There are ways to do that, but some of them are better than others. For example, institute a UBI and the person barely making ends meat will be doing better and be able to afford the lease with the notice.
In general, the policies that work are the ones that don't try to micromanage anything or prohibit anything. If people are choosing something, assume it's not because they're idiots. Give them more choices, not fewer.
For example, a great way to help the poor is to have tuition-free community colleges, or encourage anything that lowers housing prices. But we don't really have that. Instead we subsidize student loan interest and mortgage interest, because that's more profitable to the banks who lobbied for it and the for-profit colleges and existing landowners it allows to inflate prices into the sky.
The problem with programs to help the poor is that the ones that actually do are expensive and don't pass, while the ones that pass will claim to but really do something else that most of the time makes things worse, completely by design from the perspective of the people who proposed it because they profit from it.
Better to have a UBI than subsidized loan interest, but better to have nothing than subsidized loan interest. Many "solutions" produce negative progress.
If you give them money they can use for anything, it doesn't increase the real cost of anything in particular, it only reduces the relative disparity between the rich and the poor.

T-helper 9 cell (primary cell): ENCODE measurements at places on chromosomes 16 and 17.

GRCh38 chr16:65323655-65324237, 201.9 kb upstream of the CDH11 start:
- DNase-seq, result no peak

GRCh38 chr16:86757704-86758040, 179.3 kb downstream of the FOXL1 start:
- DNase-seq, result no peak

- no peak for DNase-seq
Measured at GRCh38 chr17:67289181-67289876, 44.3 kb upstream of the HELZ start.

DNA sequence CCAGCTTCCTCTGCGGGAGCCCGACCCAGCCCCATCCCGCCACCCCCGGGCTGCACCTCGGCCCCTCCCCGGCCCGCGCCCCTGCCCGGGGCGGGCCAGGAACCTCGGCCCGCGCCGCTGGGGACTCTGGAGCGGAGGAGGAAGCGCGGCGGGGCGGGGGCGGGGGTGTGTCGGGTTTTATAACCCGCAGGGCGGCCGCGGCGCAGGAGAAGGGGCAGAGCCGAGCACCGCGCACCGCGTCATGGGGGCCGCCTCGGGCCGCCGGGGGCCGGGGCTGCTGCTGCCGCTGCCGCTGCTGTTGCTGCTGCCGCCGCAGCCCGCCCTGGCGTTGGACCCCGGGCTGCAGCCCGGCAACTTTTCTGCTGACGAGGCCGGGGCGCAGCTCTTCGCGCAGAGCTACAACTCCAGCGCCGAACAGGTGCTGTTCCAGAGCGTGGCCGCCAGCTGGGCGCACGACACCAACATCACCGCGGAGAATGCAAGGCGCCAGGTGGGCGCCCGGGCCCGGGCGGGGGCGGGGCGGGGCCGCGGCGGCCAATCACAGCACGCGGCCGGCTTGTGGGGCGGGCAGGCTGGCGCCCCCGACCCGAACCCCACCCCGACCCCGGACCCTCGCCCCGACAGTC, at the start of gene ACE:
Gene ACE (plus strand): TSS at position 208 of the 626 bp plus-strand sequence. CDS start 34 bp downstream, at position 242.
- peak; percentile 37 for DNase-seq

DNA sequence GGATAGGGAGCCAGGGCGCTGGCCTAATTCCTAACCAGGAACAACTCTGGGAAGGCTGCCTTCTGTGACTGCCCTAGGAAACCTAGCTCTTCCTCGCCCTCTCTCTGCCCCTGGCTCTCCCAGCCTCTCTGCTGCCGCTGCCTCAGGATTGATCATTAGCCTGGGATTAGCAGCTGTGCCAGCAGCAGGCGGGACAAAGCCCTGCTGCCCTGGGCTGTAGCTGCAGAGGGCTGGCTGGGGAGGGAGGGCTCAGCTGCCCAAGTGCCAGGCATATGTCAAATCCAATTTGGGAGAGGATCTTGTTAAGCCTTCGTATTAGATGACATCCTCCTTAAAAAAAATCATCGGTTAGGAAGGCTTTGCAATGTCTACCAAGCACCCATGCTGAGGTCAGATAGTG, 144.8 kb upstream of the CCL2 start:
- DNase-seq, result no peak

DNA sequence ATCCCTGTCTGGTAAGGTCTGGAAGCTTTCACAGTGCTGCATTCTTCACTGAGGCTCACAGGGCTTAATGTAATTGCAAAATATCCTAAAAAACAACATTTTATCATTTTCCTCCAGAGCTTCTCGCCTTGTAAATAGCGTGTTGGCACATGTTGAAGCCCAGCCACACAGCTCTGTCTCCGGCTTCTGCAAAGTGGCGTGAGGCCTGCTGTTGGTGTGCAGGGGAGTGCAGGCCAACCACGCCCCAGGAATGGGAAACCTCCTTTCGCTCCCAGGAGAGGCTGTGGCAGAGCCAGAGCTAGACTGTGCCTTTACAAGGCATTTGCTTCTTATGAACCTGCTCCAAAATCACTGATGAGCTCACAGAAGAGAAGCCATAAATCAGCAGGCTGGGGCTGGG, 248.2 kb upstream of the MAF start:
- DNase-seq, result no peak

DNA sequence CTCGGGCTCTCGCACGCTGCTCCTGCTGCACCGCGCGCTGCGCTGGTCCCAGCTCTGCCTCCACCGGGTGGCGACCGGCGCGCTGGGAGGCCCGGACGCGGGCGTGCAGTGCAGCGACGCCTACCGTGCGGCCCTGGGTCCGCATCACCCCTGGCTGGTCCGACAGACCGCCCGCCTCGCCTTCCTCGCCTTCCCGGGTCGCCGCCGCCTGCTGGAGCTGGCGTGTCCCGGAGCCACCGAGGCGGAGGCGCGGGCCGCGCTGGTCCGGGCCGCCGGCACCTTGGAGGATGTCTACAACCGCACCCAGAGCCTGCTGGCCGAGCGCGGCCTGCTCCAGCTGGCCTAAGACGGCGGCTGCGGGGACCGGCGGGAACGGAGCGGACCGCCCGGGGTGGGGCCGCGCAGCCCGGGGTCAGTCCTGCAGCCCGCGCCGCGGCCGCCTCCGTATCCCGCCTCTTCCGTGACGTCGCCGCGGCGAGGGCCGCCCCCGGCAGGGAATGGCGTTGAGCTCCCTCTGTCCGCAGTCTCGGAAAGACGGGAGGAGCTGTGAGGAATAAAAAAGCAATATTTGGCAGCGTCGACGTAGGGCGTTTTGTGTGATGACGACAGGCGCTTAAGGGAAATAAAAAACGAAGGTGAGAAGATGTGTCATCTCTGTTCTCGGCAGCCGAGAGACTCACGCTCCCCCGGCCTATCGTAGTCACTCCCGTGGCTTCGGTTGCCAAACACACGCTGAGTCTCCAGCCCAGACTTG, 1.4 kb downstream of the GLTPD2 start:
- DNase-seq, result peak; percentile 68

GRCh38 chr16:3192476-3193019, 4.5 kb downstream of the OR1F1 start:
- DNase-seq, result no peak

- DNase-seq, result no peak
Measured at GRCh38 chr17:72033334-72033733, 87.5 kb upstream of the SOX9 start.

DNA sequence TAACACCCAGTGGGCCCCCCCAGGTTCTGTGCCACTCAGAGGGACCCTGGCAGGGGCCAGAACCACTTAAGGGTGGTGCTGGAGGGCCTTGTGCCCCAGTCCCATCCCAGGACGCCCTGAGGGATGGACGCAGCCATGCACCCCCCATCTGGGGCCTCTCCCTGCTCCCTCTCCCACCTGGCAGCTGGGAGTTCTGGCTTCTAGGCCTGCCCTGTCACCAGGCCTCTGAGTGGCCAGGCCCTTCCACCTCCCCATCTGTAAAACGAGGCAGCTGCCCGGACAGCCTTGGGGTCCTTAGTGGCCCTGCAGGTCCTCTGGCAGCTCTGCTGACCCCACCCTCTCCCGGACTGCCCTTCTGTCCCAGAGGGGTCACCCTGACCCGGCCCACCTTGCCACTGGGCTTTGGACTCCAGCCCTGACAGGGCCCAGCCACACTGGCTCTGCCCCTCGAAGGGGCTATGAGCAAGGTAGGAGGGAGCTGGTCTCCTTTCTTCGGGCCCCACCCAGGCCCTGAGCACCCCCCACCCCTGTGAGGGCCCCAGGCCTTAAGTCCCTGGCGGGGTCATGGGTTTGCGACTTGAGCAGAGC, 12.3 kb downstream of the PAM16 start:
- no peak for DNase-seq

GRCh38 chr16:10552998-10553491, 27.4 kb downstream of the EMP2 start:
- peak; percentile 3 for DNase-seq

I would rather a situation where people actually can't afford housing, which forces a solution, to one where we can pretend people are fine until they aren't. A similar argument is used against minimum wages, and yet the poor are almost universally better off in countries where minimum wages are high.
Which is why passing laws against things generally hurts the poor. The rich don't need to sleep under a bridge, so who does a law against it affect?
> I would rather a situation where people actually can't afford housing, which forces a solution, to one where we can pretend people are fine until they aren't.
Only it hasn't actually forced a solution. But rents sure are high now.
> A similar argument is used against minimum wages, and yet the poor are almost universally better off in countries where minimum wages are high.
The unemployed youth in France are not having a good time.
But more to the point, these kinds of laws tend to follow prosperity rather than the other way around.
That's not a reasonable conclusion. Laws against usury protect the poor. Laws against dangerous workplaces protect the poor. Hell, laws against slavery and debt prisons protect the poor.
> Only it hasn't actually forced a solution. But rents sure are high now.